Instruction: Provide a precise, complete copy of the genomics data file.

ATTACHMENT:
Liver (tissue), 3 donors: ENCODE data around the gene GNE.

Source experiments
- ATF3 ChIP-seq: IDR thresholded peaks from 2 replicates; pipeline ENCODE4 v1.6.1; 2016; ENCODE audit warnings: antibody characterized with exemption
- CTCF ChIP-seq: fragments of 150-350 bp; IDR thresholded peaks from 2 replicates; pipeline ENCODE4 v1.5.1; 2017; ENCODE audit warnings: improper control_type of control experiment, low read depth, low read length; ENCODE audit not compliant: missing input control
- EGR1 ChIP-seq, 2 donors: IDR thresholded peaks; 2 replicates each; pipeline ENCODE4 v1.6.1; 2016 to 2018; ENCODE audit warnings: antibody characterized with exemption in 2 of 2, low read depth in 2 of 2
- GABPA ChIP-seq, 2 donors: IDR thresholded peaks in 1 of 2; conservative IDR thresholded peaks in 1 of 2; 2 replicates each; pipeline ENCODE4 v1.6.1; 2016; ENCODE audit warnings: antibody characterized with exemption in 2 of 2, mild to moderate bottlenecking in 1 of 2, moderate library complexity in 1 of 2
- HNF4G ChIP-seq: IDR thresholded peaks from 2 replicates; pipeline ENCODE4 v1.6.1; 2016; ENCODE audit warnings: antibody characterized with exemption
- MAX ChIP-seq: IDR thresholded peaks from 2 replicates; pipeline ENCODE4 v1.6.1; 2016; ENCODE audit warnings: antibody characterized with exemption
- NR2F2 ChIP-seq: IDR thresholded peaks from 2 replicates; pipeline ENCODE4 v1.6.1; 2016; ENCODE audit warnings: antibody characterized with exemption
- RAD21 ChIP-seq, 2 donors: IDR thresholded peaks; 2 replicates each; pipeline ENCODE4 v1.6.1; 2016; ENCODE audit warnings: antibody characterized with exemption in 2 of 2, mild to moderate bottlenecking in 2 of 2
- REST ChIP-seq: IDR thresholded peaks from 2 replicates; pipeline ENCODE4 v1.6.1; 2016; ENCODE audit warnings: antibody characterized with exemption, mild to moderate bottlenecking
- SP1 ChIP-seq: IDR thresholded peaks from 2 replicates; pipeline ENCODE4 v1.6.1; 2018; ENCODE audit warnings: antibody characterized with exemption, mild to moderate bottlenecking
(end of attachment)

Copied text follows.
Liver (tissue), 3 donors: ENCODE data around the gene GNE.

Source experiments
- ATF3 ChIP-seq: IDR thresholded peaks from 2 replicates; pipeline ENCODE4 v1.6.1; 2016; ENCODE audit warnings: antibody characterized with exemption
- CTCF ChIP-seq: fragments of 150-350 bp; IDR thresholded peaks from 2 replicates; pipeline ENCODE4 v1.5.1; 2017; ENCODE audit warnings: improper control_type of control experiment, low read depth, low read length; ENCODE audit not compliant: missing input control
- EGR1 ChIP-seq, 2 donors: IDR thresholded peaks; 2 replicates each; pipeline ENCODE4 v1.6.1; 2016 to 2018; ENCODE audit warnings: antibody characterized with exemption in 2 of 2, low read depth in 2 of 2
- GABPA ChIP-seq, 2 donors: IDR thresholded peaks in 1 of 2; conservative IDR thresholded peaks in 1 of 2; 2 replicates each; pipeline ENCODE4 v1.6.1; 2016; ENCODE audit warnings: antibody characterized with exemption in 2 of 2, mild to moderate bottlenecking in 1 of 2, moderate library complexity in 1 of 2
- HNF4G ChIP-seq: IDR thresholded peaks from 2 replicates; pipeline ENCODE4 v1.6.1; 2016; ENCODE audit warnings: antibody characterized with exemption
- MAX ChIP-seq: IDR thresholded peaks from 2 replicates; pipeline ENCODE4 v1.6.1; 2016; ENCODE audit warnings: antibody characterized with exemption
- NR2F2 ChIP-seq: IDR thresholded peaks from 2 replicates; pipeline ENCODE4 v1.6.1; 2016; ENCODE audit warnings: antibody characterized with exemption
- RAD21 ChIP-seq, 2 donors: IDR thresholded peaks; 2 replicates each; pipeline ENCODE4 v1.6.1; 2016; ENCODE audit warnings: antibody characterized with exemption in 2 of 2, mild to moderate bottlenecking in 2 of 2
- REST ChIP-seq: IDR thresholded peaks from 2 replicates; pipeline ENCODE4 v1.6.1; 2016; ENCODE audit warnings: antibody characterized with exemption, mild to moderate bottlenecking
- SP1 ChIP-seq: IDR thresholded peaks from 2 replicates; pipeline ENCODE4 v1.6.1; 2018; ENCODE audit warnings: antibody characterized with exemption, mild to moderate bottlenecking